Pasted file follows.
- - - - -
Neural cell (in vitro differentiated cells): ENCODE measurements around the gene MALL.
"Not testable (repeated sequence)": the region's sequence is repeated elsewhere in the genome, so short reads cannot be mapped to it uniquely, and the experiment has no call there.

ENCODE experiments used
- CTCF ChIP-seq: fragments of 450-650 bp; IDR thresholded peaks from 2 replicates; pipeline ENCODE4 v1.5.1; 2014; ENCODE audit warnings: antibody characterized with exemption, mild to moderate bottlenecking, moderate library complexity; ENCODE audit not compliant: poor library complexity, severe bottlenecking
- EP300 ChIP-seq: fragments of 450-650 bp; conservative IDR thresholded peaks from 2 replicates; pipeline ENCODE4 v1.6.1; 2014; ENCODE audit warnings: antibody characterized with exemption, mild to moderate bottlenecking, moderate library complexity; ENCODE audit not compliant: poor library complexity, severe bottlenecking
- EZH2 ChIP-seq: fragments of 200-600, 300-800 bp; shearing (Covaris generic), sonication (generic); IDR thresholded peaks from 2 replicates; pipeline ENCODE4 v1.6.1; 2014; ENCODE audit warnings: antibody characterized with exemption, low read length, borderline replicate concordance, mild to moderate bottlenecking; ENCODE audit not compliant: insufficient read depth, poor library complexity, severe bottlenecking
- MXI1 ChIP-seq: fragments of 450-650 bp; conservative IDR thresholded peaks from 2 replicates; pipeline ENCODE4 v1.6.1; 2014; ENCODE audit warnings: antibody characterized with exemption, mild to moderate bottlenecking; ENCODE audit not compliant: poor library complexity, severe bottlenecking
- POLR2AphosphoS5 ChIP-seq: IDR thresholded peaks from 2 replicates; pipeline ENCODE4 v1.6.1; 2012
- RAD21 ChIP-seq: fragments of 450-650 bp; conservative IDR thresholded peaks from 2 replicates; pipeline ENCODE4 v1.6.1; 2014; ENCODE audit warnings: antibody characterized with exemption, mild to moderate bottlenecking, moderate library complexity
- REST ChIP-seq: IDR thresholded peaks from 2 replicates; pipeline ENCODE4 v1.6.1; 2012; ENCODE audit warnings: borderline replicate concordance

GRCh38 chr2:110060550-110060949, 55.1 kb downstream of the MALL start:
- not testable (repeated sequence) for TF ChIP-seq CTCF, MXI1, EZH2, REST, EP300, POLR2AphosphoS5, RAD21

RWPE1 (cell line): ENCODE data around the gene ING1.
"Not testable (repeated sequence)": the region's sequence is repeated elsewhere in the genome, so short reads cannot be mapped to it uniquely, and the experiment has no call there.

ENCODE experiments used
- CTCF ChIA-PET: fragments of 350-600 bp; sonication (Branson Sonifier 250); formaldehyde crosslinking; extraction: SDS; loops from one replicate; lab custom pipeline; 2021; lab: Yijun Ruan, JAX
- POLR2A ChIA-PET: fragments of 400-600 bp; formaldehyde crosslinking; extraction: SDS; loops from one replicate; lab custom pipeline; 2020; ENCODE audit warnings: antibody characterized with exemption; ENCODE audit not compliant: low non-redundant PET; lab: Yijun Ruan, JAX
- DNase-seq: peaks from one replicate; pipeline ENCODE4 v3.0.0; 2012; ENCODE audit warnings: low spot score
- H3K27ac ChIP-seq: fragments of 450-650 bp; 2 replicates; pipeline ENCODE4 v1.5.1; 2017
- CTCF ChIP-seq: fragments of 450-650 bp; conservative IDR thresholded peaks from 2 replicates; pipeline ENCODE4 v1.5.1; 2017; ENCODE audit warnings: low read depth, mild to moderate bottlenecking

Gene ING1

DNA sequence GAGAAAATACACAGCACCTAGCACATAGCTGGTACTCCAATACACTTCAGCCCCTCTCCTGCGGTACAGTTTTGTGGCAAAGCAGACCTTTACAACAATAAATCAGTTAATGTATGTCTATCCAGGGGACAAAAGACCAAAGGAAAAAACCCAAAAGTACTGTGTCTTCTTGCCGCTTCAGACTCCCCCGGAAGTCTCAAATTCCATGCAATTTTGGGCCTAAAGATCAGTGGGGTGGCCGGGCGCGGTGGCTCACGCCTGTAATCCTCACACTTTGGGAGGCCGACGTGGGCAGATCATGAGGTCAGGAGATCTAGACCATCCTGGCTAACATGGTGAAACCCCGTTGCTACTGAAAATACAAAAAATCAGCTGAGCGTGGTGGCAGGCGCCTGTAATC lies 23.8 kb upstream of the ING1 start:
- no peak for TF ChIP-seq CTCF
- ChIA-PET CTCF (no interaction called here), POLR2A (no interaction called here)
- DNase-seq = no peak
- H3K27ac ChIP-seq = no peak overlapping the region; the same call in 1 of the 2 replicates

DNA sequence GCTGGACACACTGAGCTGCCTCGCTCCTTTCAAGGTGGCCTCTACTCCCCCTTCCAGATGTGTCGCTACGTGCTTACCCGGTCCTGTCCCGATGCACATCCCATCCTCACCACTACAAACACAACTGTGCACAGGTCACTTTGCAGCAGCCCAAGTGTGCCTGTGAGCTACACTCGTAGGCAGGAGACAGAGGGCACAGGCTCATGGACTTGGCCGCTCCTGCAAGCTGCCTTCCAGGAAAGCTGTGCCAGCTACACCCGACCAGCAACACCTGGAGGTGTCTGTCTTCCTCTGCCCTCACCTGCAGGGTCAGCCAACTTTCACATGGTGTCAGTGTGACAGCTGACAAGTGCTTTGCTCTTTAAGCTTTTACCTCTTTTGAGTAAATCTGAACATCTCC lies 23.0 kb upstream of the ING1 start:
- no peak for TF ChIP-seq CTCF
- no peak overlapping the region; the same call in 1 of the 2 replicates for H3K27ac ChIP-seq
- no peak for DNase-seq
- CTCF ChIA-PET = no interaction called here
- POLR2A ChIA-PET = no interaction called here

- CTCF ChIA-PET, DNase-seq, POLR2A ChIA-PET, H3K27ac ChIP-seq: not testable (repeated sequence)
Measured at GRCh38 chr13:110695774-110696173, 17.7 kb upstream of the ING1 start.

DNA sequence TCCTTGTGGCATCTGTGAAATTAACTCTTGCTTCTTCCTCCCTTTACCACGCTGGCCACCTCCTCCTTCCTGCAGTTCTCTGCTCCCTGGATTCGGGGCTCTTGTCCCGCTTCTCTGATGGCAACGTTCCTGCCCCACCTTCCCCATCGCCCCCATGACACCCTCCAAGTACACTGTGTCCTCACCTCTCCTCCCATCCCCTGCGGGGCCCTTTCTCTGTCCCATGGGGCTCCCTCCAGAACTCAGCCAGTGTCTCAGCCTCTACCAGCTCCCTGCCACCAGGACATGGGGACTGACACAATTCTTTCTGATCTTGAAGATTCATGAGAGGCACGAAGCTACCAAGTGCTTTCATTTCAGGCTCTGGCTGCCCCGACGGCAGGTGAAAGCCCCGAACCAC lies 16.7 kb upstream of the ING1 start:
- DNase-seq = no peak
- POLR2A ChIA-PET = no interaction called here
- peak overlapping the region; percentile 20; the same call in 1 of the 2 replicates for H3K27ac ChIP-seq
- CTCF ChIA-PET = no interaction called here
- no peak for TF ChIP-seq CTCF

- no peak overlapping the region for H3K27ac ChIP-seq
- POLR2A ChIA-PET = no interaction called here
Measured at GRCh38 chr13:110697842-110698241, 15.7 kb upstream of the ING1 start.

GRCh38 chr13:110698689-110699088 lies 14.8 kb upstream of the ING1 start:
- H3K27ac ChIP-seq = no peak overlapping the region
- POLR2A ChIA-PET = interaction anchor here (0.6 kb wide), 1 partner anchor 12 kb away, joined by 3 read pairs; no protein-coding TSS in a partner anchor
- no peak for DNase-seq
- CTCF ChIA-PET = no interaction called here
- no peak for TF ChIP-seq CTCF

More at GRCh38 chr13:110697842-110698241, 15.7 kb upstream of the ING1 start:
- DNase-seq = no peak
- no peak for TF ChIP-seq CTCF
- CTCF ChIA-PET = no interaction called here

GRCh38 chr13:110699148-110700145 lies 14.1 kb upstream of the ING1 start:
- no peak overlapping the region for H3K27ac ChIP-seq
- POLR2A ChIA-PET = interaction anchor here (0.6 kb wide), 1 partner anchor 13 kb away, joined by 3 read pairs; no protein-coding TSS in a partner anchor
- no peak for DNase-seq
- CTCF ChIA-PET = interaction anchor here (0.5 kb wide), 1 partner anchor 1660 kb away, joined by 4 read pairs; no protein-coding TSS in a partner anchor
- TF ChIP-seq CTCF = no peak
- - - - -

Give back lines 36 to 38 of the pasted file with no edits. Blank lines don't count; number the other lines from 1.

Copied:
- DNase-seq = no peak
- POLR2A ChIA-PET = no interaction called here
- peak overlapping the region; percentile 20; the same call in 1 of the 2 replicates for H3K27ac ChIP-seq